Temporary Orders: What are They and Why do We Need a Hearing?

Temporary Orders arise in several situations. In divorce cases, either you’ve recently filed for divorce or been served with a petition for divorce. In suits affecting the parent-child relationship, temporary orders can arise in the initial proceeding and in cases where you or your ex are seeking to modify the court’s final order because you’re seeking to get expanded visitation, change conservatorship, etc.

In order for temporary orders to be entered by a court, a party must first file a petition or motion for temporary orders and there must be a hearing. In family law, often this is the first hearing that the parties will attend in front of a judge and it might even be the last one if the final order is agreed upon and all that is necessary is a judge’s signature.

Temporary orders are an important stepping stone in family law cases because they serve several purposes while the case is actually pending such as specifying conservatorship, visitation with the children, ordering a party to make payments of child or spousal support as well as debts and interim attorney’s fees. The court can also order who has possession of what property while the case is pending and where the parties are to live. Also, the court can forecast what is to come in the case and set deadlines for the parties to meet. Often times, the final orders are contingent upon these deadlines.

Once you give notice or you are given notice of a temporary orders hearing, you’re probably wondering what process comes next. You call your attorneys at Guest & Gray, PC in Kaufman County and ask them to guide you through this.

First, your attorney will inform you that he/she will be present at the hearing with you and all the parties will appear. This is going to be a real hearing in which your attorney and opposing counsel will present witnesses and evidence to the court in order to support the petition/motion for temporary orders and essentially, to get what you want ordered while the case is pending. This is why it’s crucial to always tell your attorney any witness that you can think of and any issues that you believe might arise during the hearing. Also, you have to consider what is most important to you and what you want while the case is pending–do you want to make sure that you have your children on a specific date, are able to drive your car and not have that interfered with by your ex, can prevent your ex from draining the bank account, etc. This hearing, while formal, is normally a quick process and that’s why the attorney must be informed of all the key points beforehand so that they can be fully prepared.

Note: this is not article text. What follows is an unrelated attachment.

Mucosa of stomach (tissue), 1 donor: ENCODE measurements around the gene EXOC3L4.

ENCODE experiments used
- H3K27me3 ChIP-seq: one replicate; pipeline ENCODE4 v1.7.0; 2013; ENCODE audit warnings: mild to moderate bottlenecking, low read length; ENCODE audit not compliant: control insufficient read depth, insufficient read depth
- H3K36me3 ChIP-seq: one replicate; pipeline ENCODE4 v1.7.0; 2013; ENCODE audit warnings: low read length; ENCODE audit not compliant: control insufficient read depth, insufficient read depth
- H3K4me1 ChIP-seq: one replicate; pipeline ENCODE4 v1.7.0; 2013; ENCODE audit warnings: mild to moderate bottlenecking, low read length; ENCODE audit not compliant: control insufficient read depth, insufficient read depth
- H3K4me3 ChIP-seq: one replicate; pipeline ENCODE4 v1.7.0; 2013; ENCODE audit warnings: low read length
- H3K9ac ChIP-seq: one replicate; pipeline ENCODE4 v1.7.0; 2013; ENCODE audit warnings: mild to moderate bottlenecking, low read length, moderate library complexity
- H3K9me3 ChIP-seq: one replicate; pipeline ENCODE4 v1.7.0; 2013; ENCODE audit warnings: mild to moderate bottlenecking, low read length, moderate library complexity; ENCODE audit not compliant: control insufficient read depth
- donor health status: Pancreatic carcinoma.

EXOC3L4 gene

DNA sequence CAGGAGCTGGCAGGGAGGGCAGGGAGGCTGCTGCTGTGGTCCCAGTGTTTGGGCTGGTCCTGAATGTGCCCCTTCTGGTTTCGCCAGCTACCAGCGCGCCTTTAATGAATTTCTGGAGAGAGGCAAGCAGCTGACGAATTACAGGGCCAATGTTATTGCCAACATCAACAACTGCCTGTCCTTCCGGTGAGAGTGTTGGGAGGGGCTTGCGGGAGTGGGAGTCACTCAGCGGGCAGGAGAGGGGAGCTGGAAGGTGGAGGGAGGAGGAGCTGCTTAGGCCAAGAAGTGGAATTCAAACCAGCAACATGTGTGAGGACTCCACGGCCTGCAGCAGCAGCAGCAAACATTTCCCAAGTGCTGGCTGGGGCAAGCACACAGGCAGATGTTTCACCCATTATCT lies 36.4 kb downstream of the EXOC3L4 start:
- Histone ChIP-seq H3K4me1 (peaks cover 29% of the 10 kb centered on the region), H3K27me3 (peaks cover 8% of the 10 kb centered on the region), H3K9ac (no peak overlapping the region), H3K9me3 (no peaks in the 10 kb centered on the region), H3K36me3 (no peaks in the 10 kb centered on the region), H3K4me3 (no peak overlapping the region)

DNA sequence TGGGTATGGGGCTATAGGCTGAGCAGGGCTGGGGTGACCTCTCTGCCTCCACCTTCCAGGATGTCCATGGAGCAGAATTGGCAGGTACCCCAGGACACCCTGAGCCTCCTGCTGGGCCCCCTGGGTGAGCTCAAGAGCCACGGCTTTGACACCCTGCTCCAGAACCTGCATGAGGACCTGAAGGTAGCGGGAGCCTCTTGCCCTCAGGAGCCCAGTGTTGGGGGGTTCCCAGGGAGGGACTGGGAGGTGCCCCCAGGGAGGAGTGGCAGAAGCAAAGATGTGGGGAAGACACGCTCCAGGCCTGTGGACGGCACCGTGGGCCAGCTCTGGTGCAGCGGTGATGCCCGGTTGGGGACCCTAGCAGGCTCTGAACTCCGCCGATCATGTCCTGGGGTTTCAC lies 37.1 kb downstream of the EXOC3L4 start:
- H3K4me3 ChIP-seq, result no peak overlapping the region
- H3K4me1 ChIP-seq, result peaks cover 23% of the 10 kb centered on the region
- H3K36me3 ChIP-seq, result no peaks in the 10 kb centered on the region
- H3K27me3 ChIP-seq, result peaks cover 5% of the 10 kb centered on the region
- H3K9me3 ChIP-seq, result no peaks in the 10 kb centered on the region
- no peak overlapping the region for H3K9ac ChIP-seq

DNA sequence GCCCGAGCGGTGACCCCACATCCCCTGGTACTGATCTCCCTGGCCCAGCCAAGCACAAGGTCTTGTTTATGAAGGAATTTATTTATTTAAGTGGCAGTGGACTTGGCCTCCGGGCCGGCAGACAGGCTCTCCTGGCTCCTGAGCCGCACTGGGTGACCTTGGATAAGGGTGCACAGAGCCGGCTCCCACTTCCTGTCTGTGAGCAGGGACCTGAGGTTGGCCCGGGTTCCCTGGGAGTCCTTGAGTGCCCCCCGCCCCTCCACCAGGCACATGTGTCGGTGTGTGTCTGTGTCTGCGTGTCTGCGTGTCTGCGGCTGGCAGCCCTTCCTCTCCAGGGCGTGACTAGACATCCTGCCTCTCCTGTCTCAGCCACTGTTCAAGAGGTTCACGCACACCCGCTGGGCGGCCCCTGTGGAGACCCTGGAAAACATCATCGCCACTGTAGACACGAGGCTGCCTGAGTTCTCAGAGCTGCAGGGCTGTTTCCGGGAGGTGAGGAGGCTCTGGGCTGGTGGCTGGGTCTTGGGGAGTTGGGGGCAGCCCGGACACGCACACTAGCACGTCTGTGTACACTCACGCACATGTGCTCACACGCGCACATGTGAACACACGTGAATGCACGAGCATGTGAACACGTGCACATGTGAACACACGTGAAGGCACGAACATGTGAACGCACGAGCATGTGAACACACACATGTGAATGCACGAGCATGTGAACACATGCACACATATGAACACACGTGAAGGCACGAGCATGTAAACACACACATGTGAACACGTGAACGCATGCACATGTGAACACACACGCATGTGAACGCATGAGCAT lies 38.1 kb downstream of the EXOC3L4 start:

At the temporary orders hearing, only the issues set forth in the motion/petition will be discussed. Meaning, just as the name insinuates, only things of a temporary nature can be brought up before the court. So, you can’t ask the judge what property you’re going to ultimately get out of the community estate or if you’re going to ultimately be repaid for certain debts you paid on your ex’s behalf during the marriage. All of that will be finalized at a later date.

Once a court has entered the temporary orders. the parties must abide by them until the time specified in the order. Usually it’s until the final order of the court is entered, but the court can set a different deadline if it so chooses. If you’re not completely satisfied with the temporary orders, your attorney can seek a modification on your behalf. Also, if you think of additional things that you want included, then your attorney can seek further temporary orders. This would arise if you find out that your ex is moving, having their boyfriend/girlfriend stay the night while the children are there, dating someone with a criminal history, etc. Basically, something has changed since the temporary orders hearing and you want to have the orders reflect this change.

If any party violates the temporary orders while the case is pending, you should contact your attorney at Guest & Gray immediately. This means that either the person is doing what they shouldn’t or they aren’t doing what they should. Your attorney can file a motion for contempt on your behalf and it will be served on the party who violates the orders. The court will consider the matter and can order sanctions such as paying attorneys fees and court costs and the court will order the person to either stop what they’re doing that’s in violation or order them to comply with a specific provision.

As stated previously, temporary orders are essential to the family law process. These orders nor the hearing are to be taken lightly. Contact your attorney at Guest & Gray with any questions you may have.

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